Even if Theresa May wins the general election by a landslide, the EU won’t give us a better deal. This election is more about strengthening the prime minister’s hand in negotiations within her party rather than in negotiations in Europe.
May has, of course, justified her broken promise not to call a snap election on the basis it will allow her to cut a better deal. But what’s the argument or evidence to support that contention?
Sure, she’ll have more kudos when she sits round the negotiating table with other EU leaders as an elected leader with a fat majority. But that won’t change their view about what’s in their interests. Nor will it change their view about the importance of Britain as an economic and strategic partner.
The other leaders’ top priority will still be keeping their club together. That doesn’t mean punishing the UK. But it does mean ensuring that we don’t get such a good deal that other countries are tempted to quit. That, in turn, means that we won’t be able to “cherry-pick” those bits of EU membership that we like while rejecting the bits we don’t like.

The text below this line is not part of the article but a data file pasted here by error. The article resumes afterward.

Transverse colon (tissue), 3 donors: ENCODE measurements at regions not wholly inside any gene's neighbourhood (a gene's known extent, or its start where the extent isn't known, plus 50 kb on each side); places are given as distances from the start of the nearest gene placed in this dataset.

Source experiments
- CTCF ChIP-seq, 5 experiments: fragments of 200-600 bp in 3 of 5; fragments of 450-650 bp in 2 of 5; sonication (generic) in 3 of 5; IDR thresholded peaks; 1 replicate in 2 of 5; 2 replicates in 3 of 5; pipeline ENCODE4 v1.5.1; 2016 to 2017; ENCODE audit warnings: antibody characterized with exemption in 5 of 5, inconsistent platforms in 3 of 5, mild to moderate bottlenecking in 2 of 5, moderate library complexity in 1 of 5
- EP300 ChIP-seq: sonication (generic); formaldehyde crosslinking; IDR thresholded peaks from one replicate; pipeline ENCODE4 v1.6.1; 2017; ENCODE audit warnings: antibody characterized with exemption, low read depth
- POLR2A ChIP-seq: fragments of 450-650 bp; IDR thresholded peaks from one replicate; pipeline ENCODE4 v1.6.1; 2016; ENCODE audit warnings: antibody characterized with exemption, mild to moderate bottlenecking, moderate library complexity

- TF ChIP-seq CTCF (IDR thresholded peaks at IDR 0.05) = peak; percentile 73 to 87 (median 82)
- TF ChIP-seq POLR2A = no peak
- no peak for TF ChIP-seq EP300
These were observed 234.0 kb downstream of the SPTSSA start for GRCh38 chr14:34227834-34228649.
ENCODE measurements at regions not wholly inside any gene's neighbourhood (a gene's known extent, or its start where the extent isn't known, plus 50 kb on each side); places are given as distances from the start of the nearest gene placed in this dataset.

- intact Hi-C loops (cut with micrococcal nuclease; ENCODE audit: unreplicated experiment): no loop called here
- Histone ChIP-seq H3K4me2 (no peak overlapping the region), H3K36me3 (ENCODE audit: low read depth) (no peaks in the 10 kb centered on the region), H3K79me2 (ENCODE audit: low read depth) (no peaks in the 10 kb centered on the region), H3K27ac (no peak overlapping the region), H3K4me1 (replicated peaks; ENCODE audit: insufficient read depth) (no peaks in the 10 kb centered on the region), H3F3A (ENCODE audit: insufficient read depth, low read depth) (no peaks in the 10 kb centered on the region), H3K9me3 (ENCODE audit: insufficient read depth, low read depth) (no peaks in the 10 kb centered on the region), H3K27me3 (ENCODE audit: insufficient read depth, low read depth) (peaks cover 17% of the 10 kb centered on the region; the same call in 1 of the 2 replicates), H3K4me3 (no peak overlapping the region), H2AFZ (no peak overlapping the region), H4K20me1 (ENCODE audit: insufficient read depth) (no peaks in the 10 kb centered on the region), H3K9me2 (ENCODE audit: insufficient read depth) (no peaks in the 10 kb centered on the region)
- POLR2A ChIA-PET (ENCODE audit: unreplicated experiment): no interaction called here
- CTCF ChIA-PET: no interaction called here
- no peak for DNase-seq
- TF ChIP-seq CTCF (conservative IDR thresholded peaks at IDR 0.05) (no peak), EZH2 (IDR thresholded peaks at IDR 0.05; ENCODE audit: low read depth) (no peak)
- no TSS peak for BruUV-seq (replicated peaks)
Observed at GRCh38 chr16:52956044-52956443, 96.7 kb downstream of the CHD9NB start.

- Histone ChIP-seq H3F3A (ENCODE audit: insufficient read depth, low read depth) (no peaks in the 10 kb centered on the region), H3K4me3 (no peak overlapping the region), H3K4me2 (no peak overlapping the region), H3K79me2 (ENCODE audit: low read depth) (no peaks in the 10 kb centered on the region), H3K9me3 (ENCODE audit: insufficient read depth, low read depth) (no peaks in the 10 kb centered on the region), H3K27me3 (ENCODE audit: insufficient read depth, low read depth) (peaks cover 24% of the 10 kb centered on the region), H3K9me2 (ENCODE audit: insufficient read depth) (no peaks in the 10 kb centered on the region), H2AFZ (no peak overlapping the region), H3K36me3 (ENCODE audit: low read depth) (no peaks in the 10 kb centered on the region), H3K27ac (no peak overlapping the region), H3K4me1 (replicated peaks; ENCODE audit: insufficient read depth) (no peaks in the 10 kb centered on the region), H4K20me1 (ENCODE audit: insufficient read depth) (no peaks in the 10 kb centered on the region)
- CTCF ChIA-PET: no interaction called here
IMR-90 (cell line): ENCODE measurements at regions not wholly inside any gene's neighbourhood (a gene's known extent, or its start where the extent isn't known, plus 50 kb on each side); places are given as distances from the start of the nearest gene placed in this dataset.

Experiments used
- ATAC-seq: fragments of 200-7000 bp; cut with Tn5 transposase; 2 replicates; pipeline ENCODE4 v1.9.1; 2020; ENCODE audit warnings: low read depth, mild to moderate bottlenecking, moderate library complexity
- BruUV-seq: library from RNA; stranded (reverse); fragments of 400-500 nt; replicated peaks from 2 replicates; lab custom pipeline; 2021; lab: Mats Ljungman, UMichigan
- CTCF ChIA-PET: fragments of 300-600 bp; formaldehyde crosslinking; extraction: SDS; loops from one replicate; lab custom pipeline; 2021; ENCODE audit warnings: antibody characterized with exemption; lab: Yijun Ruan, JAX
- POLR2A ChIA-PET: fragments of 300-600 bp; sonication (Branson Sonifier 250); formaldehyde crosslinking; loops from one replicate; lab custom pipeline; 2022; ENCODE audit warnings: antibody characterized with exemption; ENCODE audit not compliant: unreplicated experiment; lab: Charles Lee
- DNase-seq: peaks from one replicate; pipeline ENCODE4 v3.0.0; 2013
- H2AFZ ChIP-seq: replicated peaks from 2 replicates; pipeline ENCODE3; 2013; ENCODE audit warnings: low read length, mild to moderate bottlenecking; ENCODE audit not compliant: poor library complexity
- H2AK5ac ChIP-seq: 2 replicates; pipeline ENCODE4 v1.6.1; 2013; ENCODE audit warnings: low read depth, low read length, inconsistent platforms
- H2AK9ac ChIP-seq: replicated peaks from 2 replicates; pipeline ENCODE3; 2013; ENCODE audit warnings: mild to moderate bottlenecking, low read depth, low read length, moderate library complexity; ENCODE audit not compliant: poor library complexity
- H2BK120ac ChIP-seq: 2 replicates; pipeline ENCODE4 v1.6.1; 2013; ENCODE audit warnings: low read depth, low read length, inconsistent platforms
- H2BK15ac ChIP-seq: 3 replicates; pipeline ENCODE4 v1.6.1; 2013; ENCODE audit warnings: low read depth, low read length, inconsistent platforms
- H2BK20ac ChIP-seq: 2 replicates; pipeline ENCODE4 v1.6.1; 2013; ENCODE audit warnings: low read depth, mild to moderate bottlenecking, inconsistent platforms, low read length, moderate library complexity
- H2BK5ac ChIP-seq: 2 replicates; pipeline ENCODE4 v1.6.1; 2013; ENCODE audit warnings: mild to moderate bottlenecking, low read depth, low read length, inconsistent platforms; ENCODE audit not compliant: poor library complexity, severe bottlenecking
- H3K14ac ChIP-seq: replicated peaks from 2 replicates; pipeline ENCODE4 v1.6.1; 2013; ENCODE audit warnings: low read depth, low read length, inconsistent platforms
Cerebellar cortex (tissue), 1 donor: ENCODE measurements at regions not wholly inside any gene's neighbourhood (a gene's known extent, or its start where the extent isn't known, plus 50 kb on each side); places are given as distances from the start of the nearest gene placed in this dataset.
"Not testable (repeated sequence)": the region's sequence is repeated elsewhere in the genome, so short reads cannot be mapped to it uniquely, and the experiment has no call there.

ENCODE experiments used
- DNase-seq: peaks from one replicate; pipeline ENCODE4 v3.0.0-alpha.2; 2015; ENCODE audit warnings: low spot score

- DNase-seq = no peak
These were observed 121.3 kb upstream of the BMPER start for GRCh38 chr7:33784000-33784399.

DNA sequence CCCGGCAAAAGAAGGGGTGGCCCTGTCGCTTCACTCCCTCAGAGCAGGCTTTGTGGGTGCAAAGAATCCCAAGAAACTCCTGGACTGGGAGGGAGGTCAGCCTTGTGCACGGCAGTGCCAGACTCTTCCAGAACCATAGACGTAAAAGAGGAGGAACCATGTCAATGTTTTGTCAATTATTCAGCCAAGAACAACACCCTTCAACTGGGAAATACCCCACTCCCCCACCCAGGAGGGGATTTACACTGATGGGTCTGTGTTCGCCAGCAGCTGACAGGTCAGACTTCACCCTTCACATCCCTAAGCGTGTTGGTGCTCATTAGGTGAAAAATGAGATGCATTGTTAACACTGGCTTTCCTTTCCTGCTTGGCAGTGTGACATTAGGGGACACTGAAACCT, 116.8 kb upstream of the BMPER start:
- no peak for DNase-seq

Of course, it is in the EU’s economic and strategic interest to do a deal with us. But that isn’t changed one jot by the size of May’s majority. Its red lines will remain the same: the principles of the divorce (including a potentially huge exit payment) must be agreed before talks about a new deal; we must stick to the EU’s rules and keep up budget payments during any transition period between the divorce and agreeing a new arrangement; and there should be no cherry-picking.
The last European leader who came to Brussels demanding a special deal on the basis that he had just secured a domestic mandate was Alexis Tsipras. He was told this was irrelevant and sent packing. After several months of confrontation, the Greek premier called a referendum to back his position, which he won resoundingly. The eurozone didn’t flinch. Within days, he was forced into a humiliating U-turn that involved signing up to a worse deal than the one originally on offer.
Now the UK is not remotely as weak as Greece. But equally May is not as foolish as Tsipras. She seems to recognise that she’ll have to compromise to do a deal. And that appears to be her calculation in calling this election. That is certainly the way the financial markets and European officials are interpreting the move: as a ploy to give her a big enough majority so she doesn’t have to worry too much about the extremists on the right of her party.
Edited by Luke Lythgoe